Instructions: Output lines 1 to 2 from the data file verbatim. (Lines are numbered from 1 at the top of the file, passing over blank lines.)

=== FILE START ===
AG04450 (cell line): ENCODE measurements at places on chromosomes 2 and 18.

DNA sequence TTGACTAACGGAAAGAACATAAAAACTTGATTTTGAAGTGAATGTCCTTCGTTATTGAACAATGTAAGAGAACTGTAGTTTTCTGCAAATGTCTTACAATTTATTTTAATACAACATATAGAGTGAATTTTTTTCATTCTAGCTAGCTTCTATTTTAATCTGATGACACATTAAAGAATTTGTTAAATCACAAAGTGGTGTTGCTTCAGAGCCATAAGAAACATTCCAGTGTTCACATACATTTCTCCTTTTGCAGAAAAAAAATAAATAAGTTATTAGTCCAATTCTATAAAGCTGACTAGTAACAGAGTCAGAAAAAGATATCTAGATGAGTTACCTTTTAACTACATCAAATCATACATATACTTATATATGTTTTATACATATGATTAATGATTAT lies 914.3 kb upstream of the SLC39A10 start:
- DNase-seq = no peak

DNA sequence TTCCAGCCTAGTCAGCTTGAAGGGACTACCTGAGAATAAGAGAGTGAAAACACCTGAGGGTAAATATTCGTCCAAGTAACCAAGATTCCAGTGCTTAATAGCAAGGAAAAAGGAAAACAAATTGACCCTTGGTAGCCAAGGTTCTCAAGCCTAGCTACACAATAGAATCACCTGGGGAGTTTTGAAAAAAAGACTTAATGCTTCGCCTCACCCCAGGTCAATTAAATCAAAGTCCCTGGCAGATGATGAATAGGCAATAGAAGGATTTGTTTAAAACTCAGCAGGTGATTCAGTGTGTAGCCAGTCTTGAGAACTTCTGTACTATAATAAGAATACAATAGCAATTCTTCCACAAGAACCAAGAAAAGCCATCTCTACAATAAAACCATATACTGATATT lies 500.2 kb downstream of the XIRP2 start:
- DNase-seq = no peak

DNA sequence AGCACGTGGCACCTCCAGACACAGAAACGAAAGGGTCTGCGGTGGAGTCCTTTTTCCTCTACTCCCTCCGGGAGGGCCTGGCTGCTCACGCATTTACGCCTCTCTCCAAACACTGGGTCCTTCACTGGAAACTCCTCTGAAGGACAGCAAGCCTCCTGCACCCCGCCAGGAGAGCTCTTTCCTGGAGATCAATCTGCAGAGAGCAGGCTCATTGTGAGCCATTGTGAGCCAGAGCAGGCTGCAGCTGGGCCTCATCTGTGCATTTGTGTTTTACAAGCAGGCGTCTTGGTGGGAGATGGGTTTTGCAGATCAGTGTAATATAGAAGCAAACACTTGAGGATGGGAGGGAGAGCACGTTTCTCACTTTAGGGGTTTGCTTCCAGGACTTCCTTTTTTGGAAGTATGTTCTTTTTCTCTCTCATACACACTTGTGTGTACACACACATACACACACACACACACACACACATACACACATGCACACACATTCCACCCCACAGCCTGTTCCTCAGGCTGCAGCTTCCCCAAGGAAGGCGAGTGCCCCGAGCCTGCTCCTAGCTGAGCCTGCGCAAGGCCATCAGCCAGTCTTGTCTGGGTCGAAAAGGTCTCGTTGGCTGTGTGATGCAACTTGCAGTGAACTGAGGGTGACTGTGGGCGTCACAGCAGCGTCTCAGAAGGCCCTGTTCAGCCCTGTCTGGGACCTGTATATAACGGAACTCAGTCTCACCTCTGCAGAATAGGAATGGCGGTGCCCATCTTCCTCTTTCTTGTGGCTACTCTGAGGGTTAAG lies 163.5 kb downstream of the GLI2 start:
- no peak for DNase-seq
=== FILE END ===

AG04450 (cell line): ENCODE measurements at places on chromosomes 2 and 18.

DNA sequence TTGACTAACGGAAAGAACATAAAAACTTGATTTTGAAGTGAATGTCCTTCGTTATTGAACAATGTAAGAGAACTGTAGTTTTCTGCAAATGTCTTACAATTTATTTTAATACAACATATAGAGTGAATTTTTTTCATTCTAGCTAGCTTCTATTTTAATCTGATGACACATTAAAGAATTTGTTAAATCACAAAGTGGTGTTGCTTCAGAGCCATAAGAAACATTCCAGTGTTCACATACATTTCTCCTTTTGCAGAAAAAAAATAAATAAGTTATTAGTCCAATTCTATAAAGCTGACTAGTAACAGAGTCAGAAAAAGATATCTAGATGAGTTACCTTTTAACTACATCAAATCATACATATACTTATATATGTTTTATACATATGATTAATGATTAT lies 914.3 kb upstream of the SLC39A10 start: